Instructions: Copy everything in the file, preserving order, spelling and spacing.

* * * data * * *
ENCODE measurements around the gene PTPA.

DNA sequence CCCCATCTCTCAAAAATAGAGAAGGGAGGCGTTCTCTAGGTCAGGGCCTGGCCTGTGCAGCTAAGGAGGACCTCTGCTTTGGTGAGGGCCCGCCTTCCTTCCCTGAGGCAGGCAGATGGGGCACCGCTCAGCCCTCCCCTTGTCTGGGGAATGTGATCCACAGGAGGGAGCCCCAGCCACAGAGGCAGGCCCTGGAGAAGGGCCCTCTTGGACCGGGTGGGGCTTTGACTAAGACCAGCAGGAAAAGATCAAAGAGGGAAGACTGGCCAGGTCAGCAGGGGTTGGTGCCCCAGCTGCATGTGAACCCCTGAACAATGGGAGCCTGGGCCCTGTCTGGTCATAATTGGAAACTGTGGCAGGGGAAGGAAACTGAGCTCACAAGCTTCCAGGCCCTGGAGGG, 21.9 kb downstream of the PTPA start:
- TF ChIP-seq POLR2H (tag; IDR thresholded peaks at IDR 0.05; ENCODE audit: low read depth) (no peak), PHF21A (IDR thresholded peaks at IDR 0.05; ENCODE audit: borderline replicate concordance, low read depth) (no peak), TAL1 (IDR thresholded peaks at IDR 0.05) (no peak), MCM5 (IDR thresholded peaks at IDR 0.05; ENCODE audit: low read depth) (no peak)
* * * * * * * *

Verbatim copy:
ENCODE measurements around the gene PTPA.

DNA sequence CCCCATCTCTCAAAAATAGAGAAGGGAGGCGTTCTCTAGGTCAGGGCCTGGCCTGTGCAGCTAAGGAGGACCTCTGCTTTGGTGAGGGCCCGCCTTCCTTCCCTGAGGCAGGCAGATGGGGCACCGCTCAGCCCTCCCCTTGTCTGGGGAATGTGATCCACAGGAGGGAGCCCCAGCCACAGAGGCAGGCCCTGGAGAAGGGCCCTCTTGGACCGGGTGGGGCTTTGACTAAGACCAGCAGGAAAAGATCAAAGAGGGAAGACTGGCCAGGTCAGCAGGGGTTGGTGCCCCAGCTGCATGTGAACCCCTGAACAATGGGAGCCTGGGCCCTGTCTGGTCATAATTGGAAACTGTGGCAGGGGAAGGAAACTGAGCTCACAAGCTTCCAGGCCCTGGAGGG, 21.9 kb downstream of the PTPA start:
- TF ChIP-seq POLR2H (tag; IDR thresholded peaks at IDR 0.05; ENCODE audit: low read depth) (no peak), PHF21A (IDR thresholded peaks at IDR 0.05; ENCODE audit: borderline replicate concordance, low read depth) (no peak), TAL1 (IDR thresholded peaks at IDR 0.05) (no peak), MCM5 (IDR thresholded peaks at IDR 0.05; ENCODE audit: low read depth) (no peak)